House Republicans delay resolution to disclose Trump tax information
WASHINGTON, D.C. – House Republicans delayed consideration of a privileged resolution offered by U.S. Representative Zoe Lofgren (D-Calif.) on the House Floor today to request President Trump's tax return information. This tax information can determine whether the President is in violation of the Foreign Emoluments Clause of the U.S. Constitution.
"The Emoluments Clause was included in the U.S. Constitution to avoid potentially corrupting foreign influences on federal officials," said Lofgren. "President Trump's refusal to extricate himself from his vast business network is deeply concerning, and Congress has a responsibility to hold the Executive Branch accountable and to the highest standard of transparence."
Lofgren's resolution marks the fifth time Democrats have introduced a privileged resolution on the floor about Trump's taxes. Each previous attempt was voted down by Republican majorities. Last week, Oversight and Government Reform Committee Democrats invited Richard Painter, former Bush appointee, to testify to the justification for Trump to release his taxes. Tomorrow, the Ways and Means Committee will consider H.RES. 186, a resolution of inquiry on President Trump's tax returns.
The full text of Lofgren's resolution is below:
Expressing the sense of the House of Representatives that the President shall immediately disclose his tax return information to Congress and the American people.
Whereas, the Emoluments Clause was included in the U.S. Constitution for the express purpose of preventing federal officials from accepting any "present, Emolument, Office, or Title…from any King, Prince, or foreign state";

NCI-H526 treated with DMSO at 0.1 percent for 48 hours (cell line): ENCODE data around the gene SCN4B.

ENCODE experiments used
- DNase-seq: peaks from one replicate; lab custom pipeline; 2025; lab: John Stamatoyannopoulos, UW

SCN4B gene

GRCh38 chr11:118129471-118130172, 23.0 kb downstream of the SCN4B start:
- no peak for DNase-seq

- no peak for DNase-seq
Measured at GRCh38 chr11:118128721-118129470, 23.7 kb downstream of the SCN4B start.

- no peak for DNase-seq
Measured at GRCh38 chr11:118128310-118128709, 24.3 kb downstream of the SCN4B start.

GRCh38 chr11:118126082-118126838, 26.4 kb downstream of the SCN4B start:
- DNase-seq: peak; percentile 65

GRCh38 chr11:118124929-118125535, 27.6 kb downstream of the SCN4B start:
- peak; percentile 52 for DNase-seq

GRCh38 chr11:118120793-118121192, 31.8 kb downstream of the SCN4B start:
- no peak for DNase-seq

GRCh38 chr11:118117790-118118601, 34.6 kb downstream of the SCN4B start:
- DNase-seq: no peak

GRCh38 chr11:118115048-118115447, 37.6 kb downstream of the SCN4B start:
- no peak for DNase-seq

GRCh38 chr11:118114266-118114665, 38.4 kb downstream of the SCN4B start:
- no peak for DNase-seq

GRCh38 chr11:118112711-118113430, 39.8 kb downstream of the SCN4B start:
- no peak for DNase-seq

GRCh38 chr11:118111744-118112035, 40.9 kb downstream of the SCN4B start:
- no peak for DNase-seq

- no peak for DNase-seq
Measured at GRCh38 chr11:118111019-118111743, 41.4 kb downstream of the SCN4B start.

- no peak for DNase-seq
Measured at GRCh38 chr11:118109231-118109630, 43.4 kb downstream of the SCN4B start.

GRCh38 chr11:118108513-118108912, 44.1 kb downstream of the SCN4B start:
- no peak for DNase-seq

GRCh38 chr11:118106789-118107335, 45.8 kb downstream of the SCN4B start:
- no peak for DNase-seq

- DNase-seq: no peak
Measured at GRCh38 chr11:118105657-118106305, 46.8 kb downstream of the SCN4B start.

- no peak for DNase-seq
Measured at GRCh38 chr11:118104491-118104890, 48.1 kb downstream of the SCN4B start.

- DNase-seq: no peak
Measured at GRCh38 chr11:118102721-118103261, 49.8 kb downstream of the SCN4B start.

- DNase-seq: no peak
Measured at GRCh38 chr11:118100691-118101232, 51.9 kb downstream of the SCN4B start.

Whereas in Federalist No. 22 (Alexander Hamilton) it is said "One of the weak sides of republics, among their numerous advantages, is that they afford too easy an inlet to foreign corruption" and;
Whereas the delegates to the Constitutional Convention specifically designed the Emoluments Clause as an antidote to potentially corrupting foreign practices of a kind that the Framers had observed during the period of the Confederation, and;
Whereas , Article 1, Section 9, Clause 8 of the Constitution states: "no person holding any office of profit or trust … shall, without the consent of the Congress, accept of any present, emolument, office, or title of any kind whatever, for any king, prince, or foreign state";
Whereas, in 2009, the Office of Legal Counsel clarified that corporations owned or controlled by foreign governments presumptively qualify as foreign States under the Foreign Emoluments Clause;
Whereas the word emoluments means profit, salary, fees or compensation which would include direct payment as well as other benefits including extension of credit, forgiveness of debt or the granting of rights of pecuniary value;
Whereas, according to the New Yorker, in 2012, the Trump Organization entered into a deal with Ziya Mammadov to build the Trump Tower Baku in the notoriously corrupt country, Azerbaijan, in possible violation of the Foreign Corrupt Practices Act and, by profiting from business with the Mammadov family, due to their financial entanglements with the Iran Revolutionary Guard may have also violated the Emoluments Clause if income from this project continues to flow to the Trump;
Whereas, the Trump organization has deals in Turkey, admitted by the President himself during a 2015 Brietbart interview, and when the President announced his travel Ban, Turkey's President called for President Trump's name to be removed from Trump Towers Istanbul, according to the Wall Street Journal, and President Trump's company is currently involved in a major licensing deal for that property which may implicate the Emoluments Clause;
Whereas, shortly after election, the President met with the former UK Independence Party leader, Nigel Farage, to get help to stop obstructions of the view from one of his golf resorts in Scotland, according to the New York Times. Both of the golf resorts he owns there are promoted by Scotland's official tourism agency, a benefit that may violate the Emoluments Clause;